Therefore, the CAR T cells have come in and have been another option for that same patient population. For the double-hit lymphomas and the double-protein expressor lymphomas, CAR T-cell therapies are particularly promising. There have been recent data showing that autologous transplant in the double-hit population is not as effective as we hoped it was.
When you think of the future of DLBCL, what does it look like?
In the setting where a CAR T-cell therapy option was available—at this point, they are all on clinical trials—that would be an ideal next treatment for someone with double-hit lymphoma. We have had some patients who have been able to go on to that type of trial at Weill Cornell Medicine. Because DLBCL tends to be very responsive to chemotherapy, it is hard to imagine a time when chemotherapy won’t be part of the treatment. However, there are some targeted agents—ibrutinib (Imbruvica) and lenalidomide (Revlimid), to name a few—which have shown promising results in clinical trials. Some have been studied as a single agent and some in combination with chemotherapy. Therefore, certainly in the relapsed/refractory setting, we are going to see more targeted agents.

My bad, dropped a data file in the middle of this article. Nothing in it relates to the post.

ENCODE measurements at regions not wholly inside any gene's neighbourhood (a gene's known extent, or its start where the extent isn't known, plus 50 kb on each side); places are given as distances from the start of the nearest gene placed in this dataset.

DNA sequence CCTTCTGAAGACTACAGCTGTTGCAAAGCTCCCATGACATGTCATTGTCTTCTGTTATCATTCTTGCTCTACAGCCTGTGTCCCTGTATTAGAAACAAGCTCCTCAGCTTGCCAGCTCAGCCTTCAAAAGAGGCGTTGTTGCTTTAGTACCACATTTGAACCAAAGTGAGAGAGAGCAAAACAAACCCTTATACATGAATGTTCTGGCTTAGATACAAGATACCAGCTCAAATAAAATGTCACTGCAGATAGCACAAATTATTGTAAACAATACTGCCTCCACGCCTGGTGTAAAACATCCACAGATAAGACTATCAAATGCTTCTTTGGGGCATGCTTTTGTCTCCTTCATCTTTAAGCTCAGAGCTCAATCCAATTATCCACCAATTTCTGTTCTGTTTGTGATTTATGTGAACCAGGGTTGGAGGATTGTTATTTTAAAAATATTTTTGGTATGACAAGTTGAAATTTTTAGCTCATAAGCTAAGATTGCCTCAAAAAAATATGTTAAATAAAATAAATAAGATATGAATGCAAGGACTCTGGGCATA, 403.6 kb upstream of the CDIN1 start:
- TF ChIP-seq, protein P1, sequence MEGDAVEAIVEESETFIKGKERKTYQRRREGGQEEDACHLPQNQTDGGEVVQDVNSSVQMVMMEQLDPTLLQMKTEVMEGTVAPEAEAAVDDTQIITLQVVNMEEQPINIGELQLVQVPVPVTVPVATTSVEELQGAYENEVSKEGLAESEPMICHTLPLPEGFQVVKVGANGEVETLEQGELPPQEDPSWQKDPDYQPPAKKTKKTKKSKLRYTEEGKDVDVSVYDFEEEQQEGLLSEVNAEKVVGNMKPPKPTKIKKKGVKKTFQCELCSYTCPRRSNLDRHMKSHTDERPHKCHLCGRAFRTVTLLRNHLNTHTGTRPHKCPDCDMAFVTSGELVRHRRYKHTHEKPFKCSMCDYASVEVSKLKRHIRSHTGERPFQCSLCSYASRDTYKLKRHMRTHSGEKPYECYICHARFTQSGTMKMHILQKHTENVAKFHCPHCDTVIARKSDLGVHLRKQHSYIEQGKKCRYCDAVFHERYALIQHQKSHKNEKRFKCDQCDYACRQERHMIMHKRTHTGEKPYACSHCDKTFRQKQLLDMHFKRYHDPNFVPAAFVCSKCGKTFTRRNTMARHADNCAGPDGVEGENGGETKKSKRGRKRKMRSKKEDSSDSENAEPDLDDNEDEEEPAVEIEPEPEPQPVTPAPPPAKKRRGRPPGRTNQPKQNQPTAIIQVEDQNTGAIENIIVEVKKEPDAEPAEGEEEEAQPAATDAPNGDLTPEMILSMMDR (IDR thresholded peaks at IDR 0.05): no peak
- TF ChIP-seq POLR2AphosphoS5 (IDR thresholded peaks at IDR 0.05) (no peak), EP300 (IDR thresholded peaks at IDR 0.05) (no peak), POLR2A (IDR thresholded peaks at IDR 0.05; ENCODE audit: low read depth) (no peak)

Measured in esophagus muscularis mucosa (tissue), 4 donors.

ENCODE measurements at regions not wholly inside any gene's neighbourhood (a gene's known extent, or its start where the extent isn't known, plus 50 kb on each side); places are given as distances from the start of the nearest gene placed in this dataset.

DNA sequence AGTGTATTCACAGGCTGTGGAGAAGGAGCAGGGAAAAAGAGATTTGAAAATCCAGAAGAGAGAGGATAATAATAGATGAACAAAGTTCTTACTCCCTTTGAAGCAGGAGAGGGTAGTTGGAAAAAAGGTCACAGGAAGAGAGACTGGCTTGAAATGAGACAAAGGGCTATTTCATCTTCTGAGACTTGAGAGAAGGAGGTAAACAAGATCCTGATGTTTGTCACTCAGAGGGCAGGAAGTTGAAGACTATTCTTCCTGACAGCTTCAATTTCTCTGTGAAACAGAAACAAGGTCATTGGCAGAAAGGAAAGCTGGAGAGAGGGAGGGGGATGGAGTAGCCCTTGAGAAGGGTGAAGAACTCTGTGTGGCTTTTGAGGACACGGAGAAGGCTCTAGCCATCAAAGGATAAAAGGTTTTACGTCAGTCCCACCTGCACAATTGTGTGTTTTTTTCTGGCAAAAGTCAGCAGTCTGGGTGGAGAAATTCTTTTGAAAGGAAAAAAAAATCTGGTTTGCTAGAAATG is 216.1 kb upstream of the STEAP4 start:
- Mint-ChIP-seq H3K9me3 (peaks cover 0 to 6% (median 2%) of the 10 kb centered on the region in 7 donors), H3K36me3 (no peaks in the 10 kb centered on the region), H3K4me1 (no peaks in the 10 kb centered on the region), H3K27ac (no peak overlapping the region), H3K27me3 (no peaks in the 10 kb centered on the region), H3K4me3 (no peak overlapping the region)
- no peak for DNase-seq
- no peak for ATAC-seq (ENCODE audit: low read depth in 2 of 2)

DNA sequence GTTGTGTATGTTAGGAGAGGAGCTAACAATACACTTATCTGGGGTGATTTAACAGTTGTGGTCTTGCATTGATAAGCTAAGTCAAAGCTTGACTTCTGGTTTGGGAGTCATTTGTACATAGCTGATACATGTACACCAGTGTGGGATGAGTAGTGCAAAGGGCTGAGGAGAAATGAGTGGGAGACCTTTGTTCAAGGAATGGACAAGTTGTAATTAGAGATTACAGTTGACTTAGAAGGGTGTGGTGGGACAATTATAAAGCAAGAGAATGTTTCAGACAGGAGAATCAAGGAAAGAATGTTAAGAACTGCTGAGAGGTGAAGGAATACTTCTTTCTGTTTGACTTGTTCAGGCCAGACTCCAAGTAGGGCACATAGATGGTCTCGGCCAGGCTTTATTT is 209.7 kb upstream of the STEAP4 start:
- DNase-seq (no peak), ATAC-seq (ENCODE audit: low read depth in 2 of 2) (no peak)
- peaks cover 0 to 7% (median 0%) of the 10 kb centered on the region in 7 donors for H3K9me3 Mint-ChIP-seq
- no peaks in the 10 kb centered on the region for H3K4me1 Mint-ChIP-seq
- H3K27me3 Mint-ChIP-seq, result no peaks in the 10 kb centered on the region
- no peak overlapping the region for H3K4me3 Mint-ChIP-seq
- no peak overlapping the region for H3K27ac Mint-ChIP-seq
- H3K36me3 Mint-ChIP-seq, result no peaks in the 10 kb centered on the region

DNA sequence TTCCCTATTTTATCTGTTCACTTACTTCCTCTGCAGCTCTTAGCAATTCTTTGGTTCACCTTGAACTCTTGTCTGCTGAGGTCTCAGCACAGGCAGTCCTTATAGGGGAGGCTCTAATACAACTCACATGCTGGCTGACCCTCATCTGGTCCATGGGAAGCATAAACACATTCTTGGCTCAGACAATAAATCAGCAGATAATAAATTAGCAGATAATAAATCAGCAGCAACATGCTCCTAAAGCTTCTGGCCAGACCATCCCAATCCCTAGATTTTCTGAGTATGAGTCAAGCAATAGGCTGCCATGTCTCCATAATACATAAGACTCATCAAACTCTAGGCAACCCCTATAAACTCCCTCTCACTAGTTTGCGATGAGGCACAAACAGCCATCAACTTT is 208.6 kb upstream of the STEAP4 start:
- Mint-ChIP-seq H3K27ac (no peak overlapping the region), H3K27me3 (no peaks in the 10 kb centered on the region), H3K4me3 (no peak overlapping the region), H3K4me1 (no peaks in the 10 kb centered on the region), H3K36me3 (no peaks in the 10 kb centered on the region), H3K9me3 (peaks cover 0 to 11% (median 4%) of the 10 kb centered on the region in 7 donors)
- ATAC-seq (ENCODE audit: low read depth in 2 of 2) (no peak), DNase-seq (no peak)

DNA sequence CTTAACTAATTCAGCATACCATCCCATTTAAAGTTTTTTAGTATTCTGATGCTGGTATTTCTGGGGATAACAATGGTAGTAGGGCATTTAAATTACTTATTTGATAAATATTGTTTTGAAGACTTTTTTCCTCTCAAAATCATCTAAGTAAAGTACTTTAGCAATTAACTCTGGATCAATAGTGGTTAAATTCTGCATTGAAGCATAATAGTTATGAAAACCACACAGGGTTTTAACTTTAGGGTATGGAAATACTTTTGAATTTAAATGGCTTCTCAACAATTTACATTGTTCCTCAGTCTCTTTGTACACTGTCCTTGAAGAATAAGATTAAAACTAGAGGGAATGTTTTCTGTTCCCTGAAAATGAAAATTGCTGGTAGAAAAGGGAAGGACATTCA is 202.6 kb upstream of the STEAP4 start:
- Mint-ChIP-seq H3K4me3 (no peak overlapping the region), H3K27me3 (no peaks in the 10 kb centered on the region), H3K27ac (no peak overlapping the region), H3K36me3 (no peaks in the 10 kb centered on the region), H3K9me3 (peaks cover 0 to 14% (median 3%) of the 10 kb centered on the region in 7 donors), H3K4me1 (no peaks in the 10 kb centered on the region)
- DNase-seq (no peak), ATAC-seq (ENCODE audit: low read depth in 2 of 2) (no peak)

What do you hope that community oncologists took from your lecture to apply to clinical practice?
It may be that ultimately, there is a combination of targeted agents with chemotherapy as a standard frontline treatment for DLBCL. I hope that this will lead to an increase for two-thirds of a cure rate closer to 100%. It is important that particular tests are sent for all patients that are diagnosed with DLBCL and [we test for] the chromosome changes I mentioned: MYC, BCL-2, BCL-6. There is a cytogenetic study that can be done. It helps us to be able to identify these patients with the double-hit disease, which we would then treat with a more aggressive chemotherapy regimen.
Also, the pathologists do immunohistochemistry staining for MYC, BCL-2, and BCL-6 to help identify double-expressor lymphomas. That second population, the double-expressor lymphomas, are not treated differently. At this point, at most institutions, we should be able to figure out which patients fall in these different categories with the hope that we will be able to target better and improve the outcomes of these patients with more aggressive therapies in the future.